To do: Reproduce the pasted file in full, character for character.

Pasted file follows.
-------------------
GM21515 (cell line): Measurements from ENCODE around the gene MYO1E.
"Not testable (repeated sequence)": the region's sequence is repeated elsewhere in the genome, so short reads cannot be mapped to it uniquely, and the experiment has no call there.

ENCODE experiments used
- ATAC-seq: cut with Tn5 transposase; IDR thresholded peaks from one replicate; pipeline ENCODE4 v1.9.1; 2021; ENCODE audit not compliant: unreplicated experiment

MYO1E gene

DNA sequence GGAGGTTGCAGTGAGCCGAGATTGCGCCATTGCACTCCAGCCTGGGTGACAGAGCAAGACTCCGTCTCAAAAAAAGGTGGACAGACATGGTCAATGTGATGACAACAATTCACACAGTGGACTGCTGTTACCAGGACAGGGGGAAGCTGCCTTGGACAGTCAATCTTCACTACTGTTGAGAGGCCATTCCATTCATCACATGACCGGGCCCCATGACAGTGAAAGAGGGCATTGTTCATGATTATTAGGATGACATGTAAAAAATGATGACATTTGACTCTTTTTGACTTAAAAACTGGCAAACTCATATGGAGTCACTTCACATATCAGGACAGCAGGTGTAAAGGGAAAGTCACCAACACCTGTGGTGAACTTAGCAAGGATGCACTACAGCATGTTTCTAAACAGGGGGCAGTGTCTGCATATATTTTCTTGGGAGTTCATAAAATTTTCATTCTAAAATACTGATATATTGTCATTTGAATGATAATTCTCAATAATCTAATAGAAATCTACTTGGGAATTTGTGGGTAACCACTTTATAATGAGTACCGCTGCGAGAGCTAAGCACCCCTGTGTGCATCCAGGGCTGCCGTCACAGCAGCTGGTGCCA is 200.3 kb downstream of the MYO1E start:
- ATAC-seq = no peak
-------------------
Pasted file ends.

GM21515 (cell line): Measurements from ENCODE around the gene MYO1E.
"Not testable (repeated sequence)": the region's sequence is repeated elsewhere in the genome, so short reads cannot be mapped to it uniquely, and the experiment has no call there.

ENCODE experiments used
- ATAC-seq: cut with Tn5 transposase; IDR thresholded peaks from one replicate; pipeline ENCODE4 v1.9.1; 2021; ENCODE audit not compliant: unreplicated experiment

MYO1E gene

DNA sequence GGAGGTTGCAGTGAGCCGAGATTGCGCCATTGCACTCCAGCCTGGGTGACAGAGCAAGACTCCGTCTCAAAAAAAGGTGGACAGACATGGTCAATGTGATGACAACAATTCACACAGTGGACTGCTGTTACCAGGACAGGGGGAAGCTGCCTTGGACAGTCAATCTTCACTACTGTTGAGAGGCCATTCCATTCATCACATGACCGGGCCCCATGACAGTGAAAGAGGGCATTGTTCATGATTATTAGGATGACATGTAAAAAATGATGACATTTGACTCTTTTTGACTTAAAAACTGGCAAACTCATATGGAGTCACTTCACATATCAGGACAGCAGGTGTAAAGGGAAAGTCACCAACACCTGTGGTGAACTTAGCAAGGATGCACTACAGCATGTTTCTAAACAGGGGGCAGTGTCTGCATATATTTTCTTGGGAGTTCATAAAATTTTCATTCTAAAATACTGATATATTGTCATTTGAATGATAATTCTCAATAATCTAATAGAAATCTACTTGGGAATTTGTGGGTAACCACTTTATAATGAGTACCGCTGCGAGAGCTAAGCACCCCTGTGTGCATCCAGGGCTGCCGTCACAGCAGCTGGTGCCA is 200.3 kb downstream of the MYO1E start:
- ATAC-seq = no peak